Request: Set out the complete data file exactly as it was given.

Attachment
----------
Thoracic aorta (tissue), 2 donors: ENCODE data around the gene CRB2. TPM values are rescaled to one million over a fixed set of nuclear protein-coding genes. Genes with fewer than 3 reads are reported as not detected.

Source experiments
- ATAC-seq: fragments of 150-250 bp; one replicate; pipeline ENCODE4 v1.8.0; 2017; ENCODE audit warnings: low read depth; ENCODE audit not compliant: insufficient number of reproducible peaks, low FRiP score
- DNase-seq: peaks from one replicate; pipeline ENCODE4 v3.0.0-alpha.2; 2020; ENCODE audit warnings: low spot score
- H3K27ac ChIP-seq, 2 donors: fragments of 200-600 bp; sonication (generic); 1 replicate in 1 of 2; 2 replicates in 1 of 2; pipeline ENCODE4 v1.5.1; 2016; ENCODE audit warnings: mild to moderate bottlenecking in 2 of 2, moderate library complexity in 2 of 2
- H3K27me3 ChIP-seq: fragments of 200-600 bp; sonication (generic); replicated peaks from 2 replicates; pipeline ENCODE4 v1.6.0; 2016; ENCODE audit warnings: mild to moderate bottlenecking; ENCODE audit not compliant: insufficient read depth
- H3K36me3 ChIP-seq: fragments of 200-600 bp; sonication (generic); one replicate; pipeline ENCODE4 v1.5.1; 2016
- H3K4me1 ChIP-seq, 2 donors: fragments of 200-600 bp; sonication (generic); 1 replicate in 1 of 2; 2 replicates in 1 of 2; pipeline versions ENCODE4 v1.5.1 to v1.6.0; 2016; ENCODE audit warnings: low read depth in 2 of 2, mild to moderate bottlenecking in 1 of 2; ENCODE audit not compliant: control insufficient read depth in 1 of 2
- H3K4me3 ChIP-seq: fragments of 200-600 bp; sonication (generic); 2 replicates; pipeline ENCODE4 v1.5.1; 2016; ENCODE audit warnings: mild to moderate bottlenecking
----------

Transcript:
Thoracic aorta (tissue), 2 donors: ENCODE data around the gene CRB2. TPM values are rescaled to one million over a fixed set of nuclear protein-coding genes. Genes with fewer than 3 reads are reported as not detected.

Source experiments
- ATAC-seq: fragments of 150-250 bp; one replicate; pipeline ENCODE4 v1.8.0; 2017; ENCODE audit warnings: low read depth; ENCODE audit not compliant: insufficient number of reproducible peaks, low FRiP score
- DNase-seq: peaks from one replicate; pipeline ENCODE4 v3.0.0-alpha.2; 2020; ENCODE audit warnings: low spot score
- H3K27ac ChIP-seq, 2 donors: fragments of 200-600 bp; sonication (generic); 1 replicate in 1 of 2; 2 replicates in 1 of 2; pipeline ENCODE4 v1.5.1; 2016; ENCODE audit warnings: mild to moderate bottlenecking in 2 of 2, moderate library complexity in 2 of 2
- H3K27me3 ChIP-seq: fragments of 200-600 bp; sonication (generic); replicated peaks from 2 replicates; pipeline ENCODE4 v1.6.0; 2016; ENCODE audit warnings: mild to moderate bottlenecking; ENCODE audit not compliant: insufficient read depth
- H3K36me3 ChIP-seq: fragments of 200-600 bp; sonication (generic); one replicate; pipeline ENCODE4 v1.5.1; 2016
- H3K4me1 ChIP-seq, 2 donors: fragments of 200-600 bp; sonication (generic); 1 replicate in 1 of 2; 2 replicates in 1 of 2; pipeline versions ENCODE4 v1.5.1 to v1.6.0; 2016; ENCODE audit warnings: low read depth in 2 of 2, mild to moderate bottlenecking in 1 of 2; ENCODE audit not compliant: control insufficient read depth in 1 of 2
- H3K4me3 ChIP-seq: fragments of 200-600 bp; sonication (generic); 2 replicates; pipeline ENCODE4 v1.5.1; 2016; ENCODE audit warnings: mild to moderate bottlenecking